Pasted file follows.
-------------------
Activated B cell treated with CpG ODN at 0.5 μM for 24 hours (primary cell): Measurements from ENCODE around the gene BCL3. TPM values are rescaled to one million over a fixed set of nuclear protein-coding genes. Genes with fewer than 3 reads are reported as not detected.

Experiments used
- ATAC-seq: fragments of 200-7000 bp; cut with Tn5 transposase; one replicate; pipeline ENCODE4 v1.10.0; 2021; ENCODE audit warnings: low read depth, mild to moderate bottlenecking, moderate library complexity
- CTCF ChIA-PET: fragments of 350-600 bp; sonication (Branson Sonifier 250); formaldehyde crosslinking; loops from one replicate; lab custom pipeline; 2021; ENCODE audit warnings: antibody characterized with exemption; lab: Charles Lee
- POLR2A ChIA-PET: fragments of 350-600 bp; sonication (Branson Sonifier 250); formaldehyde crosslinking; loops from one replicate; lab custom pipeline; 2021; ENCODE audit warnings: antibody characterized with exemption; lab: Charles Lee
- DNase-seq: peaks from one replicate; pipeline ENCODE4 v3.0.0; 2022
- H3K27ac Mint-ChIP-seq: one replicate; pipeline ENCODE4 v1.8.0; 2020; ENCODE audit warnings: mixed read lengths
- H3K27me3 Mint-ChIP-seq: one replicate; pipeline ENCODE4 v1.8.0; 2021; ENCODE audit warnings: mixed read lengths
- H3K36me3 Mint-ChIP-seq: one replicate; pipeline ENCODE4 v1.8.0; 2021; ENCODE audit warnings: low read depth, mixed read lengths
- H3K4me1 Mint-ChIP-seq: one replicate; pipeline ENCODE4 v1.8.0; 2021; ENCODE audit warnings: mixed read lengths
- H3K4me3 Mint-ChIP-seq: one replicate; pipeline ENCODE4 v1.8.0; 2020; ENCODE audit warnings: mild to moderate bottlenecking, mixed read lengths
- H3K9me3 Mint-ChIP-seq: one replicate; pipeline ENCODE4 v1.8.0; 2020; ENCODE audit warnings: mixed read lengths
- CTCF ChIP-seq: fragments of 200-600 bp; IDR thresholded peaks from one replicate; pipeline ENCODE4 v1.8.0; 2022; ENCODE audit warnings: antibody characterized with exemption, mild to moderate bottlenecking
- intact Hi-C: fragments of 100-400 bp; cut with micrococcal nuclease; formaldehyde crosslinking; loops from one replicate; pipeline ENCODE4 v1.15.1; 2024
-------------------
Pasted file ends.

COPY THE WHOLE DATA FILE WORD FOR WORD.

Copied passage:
Activated B cell treated with CpG ODN at 0.5 μM for 24 hours (primary cell): Measurements from ENCODE around the gene BCL3. TPM values are rescaled to one million over a fixed set of nuclear protein-coding genes. Genes with fewer than 3 reads are reported as not detected.

Experiments used
- ATAC-seq: fragments of 200-7000 bp; cut with Tn5 transposase; one replicate; pipeline ENCODE4 v1.10.0; 2021; ENCODE audit warnings: low read depth, mild to moderate bottlenecking, moderate library complexity
- CTCF ChIA-PET: fragments of 350-600 bp; sonication (Branson Sonifier 250); formaldehyde crosslinking; loops from one replicate; lab custom pipeline; 2021; ENCODE audit warnings: antibody characterized with exemption; lab: Charles Lee
- POLR2A ChIA-PET: fragments of 350-600 bp; sonication (Branson Sonifier 250); formaldehyde crosslinking; loops from one replicate; lab custom pipeline; 2021; ENCODE audit warnings: antibody characterized with exemption; lab: Charles Lee
- DNase-seq: peaks from one replicate; pipeline ENCODE4 v3.0.0; 2022
- H3K27ac Mint-ChIP-seq: one replicate; pipeline ENCODE4 v1.8.0; 2020; ENCODE audit warnings: mixed read lengths
- H3K27me3 Mint-ChIP-seq: one replicate; pipeline ENCODE4 v1.8.0; 2021; ENCODE audit warnings: mixed read lengths
- H3K36me3 Mint-ChIP-seq: one replicate; pipeline ENCODE4 v1.8.0; 2021; ENCODE audit warnings: low read depth, mixed read lengths
- H3K4me1 Mint-ChIP-seq: one replicate; pipeline ENCODE4 v1.8.0; 2021; ENCODE audit warnings: mixed read lengths
- H3K4me3 Mint-ChIP-seq: one replicate; pipeline ENCODE4 v1.8.0; 2020; ENCODE audit warnings: mild to moderate bottlenecking, mixed read lengths
- H3K9me3 Mint-ChIP-seq: one replicate; pipeline ENCODE4 v1.8.0; 2020; ENCODE audit warnings: mixed read lengths
- CTCF ChIP-seq: fragments of 200-600 bp; IDR thresholded peaks from one replicate; pipeline ENCODE4 v1.8.0; 2022; ENCODE audit warnings: antibody characterized with exemption, mild to moderate bottlenecking
- intact Hi-C: fragments of 100-400 bp; cut with micrococcal nuclease; formaldehyde crosslinking; loops from one replicate; pipeline ENCODE4 v1.15.1; 2024